QR 6:11 [1811], 270; NSE 24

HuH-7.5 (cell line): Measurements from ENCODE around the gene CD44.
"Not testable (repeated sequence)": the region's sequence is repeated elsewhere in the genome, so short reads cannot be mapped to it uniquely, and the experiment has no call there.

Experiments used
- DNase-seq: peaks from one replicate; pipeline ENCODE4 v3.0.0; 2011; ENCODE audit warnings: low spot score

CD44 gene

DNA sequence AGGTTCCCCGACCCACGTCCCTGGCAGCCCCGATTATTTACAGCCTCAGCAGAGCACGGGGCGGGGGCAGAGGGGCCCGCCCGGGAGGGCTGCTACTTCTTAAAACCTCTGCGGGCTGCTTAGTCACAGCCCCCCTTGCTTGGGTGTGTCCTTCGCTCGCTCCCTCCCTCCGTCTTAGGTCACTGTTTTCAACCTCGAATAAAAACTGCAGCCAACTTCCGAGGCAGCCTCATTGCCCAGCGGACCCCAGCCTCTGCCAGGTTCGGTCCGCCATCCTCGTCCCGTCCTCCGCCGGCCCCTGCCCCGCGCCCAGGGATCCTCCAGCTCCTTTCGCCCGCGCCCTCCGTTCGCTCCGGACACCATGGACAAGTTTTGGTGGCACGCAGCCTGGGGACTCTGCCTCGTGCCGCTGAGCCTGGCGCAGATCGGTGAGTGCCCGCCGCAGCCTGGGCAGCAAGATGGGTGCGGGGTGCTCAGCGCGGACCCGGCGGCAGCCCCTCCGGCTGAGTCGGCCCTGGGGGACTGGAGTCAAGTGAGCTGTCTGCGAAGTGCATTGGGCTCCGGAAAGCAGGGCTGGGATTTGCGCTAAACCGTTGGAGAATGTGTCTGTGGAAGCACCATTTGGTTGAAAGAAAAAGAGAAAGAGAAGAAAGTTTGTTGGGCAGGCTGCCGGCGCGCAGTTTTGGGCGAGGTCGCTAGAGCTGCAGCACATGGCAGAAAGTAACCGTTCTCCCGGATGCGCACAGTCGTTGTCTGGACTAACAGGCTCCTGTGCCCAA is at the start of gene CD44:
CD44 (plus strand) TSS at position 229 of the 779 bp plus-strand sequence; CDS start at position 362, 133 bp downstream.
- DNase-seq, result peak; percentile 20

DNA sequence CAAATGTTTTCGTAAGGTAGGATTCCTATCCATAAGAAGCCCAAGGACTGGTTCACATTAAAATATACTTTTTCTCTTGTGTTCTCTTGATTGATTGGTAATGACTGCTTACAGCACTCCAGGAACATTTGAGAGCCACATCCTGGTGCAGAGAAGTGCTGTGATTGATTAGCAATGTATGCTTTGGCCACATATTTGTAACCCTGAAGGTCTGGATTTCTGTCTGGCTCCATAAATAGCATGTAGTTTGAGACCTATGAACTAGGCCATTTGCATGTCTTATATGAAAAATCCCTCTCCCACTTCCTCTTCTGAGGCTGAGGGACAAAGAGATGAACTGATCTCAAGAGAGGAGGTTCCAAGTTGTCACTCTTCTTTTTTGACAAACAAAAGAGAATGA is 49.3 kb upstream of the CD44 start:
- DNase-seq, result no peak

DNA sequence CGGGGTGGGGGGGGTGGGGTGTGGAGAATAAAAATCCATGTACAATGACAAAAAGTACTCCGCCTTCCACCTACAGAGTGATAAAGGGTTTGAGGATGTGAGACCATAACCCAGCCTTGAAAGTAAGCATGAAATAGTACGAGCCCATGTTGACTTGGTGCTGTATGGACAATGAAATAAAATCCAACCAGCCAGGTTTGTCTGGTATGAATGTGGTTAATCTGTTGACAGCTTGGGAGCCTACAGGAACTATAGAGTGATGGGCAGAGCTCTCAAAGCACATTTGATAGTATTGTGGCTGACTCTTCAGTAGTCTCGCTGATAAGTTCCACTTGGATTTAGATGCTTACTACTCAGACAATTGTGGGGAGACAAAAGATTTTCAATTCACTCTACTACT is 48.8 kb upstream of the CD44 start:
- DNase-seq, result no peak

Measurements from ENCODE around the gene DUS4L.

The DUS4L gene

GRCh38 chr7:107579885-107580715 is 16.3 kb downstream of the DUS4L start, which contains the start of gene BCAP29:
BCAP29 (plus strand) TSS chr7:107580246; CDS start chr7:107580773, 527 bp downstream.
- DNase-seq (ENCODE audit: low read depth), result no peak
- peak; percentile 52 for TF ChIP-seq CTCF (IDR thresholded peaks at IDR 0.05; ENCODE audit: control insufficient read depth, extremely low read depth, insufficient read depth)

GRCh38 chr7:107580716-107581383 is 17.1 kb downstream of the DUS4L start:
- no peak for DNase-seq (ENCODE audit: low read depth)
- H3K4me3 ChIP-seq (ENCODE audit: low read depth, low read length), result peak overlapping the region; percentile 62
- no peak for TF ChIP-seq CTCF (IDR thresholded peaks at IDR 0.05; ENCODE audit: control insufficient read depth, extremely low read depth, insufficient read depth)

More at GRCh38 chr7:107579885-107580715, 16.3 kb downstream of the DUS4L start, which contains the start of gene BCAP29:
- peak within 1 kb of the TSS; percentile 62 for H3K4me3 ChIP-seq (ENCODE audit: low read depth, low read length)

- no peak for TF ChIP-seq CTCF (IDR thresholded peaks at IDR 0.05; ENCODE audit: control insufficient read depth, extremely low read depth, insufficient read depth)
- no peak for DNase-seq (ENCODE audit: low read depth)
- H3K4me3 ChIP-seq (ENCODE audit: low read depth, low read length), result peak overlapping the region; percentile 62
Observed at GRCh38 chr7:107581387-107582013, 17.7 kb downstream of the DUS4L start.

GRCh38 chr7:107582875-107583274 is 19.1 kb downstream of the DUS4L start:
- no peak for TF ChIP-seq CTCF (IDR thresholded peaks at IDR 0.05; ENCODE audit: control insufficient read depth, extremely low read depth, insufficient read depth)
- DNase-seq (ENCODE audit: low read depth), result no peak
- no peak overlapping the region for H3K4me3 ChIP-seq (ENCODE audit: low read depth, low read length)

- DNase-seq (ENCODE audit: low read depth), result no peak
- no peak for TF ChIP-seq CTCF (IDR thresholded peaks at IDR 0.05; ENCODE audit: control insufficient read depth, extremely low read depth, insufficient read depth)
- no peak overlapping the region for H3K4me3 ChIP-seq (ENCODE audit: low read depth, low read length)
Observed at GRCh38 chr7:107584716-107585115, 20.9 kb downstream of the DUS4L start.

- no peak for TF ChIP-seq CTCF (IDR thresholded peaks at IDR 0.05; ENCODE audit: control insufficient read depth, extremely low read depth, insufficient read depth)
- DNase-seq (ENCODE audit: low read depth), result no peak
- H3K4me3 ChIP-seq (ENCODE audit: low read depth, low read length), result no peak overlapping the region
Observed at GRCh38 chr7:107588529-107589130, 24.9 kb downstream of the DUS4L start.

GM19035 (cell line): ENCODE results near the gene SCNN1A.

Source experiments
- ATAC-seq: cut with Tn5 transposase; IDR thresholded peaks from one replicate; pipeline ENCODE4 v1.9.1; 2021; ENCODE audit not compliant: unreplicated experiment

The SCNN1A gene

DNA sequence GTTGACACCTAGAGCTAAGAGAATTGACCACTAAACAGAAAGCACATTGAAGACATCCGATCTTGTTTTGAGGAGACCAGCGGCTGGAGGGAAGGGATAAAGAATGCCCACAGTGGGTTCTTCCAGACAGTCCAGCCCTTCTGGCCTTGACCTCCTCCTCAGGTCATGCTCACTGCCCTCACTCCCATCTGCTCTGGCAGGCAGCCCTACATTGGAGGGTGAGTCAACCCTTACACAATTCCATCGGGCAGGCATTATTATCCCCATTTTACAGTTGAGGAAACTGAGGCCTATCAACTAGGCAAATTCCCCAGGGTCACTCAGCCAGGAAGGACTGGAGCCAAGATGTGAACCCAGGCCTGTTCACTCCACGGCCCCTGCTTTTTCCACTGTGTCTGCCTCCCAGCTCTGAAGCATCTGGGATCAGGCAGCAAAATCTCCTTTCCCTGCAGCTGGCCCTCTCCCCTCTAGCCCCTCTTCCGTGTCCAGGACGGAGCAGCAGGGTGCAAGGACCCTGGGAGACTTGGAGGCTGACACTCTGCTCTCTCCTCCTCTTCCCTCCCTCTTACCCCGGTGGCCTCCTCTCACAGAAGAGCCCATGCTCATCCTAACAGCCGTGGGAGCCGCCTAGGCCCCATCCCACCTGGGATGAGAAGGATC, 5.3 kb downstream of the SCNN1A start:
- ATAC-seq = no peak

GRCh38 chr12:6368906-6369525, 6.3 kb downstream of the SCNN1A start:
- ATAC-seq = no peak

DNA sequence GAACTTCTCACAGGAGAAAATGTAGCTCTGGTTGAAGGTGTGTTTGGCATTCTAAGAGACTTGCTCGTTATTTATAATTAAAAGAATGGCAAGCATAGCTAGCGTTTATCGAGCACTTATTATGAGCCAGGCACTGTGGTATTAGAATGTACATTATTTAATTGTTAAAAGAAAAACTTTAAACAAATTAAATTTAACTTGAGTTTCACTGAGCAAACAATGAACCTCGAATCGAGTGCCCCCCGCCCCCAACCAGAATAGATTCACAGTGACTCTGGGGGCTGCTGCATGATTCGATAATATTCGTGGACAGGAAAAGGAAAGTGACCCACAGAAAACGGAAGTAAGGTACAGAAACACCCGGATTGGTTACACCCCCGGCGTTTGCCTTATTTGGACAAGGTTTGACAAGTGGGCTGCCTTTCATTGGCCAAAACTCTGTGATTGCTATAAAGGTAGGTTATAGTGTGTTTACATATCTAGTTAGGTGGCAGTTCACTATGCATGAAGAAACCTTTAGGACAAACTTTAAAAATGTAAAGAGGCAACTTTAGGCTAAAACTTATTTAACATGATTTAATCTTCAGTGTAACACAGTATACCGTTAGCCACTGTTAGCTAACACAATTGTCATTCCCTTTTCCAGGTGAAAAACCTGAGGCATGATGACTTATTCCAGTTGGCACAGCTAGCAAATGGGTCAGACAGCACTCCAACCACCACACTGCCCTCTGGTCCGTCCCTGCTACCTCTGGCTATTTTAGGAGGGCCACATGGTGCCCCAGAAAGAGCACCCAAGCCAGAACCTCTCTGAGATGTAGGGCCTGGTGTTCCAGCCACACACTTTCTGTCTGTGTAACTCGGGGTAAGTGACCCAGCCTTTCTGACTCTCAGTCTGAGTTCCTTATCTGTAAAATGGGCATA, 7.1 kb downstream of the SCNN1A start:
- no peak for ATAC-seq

Whereas Lancaster is seen as multiplying dubious local improvements that are incoherent in sum, Southey suggests here, and repeatedly throughout the 1812 pamphlet, that Bell’s elegant phrasing of the system is itself the system. In the 1808 Madras School, Bell had relegated this passage, along with the rest of the text of the 1797 Experiment, to an appendix. From three lines near the start of a short pamphlet of forty-eight pages, it was reduced to a mere two at the back of a book of three hundred more (1808, 157). Southey’s text, however, works in precisely the opposite direction: the language of “school through the medium of the scholars themselves” being quoted or closely paraphrased in no fewer than seven places in the pamphlet.[6] Southey’s punctilious use of the (original) 1797 edition is thus significant in a way that goes beyond simply proving Bell’s temporal priority over Lancaster. Bell’s language is rescued from oblivion by his Southeyish interpreter’s stylistic sense of the “perspicuous,” “brief” and “rememberable” phrase; his system of education recreated in the image of Southey’s own labor-saving “art” of literary production. Originality and systematicity thus turn out oddly to consist less in the practical application of abstract principle than in the cultivation of a choicely selective file of notes – to be a matter of the development of an ideologically flexible “system of book-keeping” out of the “memorabilia of a desultory reader.”